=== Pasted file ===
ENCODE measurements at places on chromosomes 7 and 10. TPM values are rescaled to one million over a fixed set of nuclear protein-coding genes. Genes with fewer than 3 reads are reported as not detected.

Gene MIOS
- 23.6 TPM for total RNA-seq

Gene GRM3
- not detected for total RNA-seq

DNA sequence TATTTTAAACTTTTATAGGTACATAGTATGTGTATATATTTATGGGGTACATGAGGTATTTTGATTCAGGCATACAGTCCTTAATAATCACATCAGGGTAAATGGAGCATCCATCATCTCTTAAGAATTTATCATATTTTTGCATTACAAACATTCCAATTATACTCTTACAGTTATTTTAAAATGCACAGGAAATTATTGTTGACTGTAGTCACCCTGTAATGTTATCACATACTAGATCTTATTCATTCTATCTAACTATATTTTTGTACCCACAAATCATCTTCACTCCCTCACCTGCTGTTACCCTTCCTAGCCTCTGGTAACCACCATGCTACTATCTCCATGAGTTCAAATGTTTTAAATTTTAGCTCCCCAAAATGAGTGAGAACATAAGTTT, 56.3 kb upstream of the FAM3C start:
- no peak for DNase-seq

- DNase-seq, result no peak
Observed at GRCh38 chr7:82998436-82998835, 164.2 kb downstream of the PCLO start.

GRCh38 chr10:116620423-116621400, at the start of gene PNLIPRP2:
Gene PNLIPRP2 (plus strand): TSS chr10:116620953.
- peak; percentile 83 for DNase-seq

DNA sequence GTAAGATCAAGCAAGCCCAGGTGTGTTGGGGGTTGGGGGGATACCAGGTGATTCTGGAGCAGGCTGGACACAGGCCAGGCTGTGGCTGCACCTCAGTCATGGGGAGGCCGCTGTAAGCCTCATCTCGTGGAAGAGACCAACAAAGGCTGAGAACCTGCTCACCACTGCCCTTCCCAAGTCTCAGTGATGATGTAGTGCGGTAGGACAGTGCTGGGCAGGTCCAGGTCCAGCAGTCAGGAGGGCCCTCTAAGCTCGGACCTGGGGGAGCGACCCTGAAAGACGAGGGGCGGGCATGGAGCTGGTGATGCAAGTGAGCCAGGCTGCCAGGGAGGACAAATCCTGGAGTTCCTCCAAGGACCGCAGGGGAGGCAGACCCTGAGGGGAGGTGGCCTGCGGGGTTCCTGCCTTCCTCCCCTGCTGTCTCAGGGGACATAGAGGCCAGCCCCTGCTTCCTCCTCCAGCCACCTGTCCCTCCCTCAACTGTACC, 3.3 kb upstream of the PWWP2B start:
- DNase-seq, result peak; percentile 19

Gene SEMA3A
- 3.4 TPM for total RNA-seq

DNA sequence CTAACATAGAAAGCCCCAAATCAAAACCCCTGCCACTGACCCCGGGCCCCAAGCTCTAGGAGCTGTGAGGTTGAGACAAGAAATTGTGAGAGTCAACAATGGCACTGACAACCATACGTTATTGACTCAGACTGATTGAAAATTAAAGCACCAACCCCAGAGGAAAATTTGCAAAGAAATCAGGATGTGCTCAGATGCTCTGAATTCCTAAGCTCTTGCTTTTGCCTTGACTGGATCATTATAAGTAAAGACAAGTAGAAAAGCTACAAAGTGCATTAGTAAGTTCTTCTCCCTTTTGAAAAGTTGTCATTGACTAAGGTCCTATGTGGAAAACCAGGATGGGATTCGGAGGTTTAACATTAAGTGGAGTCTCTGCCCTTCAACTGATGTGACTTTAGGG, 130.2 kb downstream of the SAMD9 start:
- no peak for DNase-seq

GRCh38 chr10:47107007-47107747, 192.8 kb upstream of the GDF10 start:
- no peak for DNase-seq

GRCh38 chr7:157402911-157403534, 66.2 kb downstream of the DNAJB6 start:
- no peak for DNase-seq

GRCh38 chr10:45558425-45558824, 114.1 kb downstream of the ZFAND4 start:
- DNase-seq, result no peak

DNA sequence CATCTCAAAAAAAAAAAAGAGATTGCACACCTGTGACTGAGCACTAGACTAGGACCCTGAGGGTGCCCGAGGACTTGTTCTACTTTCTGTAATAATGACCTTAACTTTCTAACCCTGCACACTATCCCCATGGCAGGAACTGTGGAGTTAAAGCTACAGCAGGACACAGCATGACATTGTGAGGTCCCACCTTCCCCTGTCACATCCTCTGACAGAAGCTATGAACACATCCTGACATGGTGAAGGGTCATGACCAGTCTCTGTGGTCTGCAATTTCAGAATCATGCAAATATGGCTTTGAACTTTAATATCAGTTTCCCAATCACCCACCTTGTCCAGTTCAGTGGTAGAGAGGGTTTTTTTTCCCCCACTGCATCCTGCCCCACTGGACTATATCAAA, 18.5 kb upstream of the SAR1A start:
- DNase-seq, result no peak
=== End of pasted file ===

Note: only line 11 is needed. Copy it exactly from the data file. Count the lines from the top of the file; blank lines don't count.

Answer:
Gene PNLIPRP2 (plus strand): TSS chr10:116620953.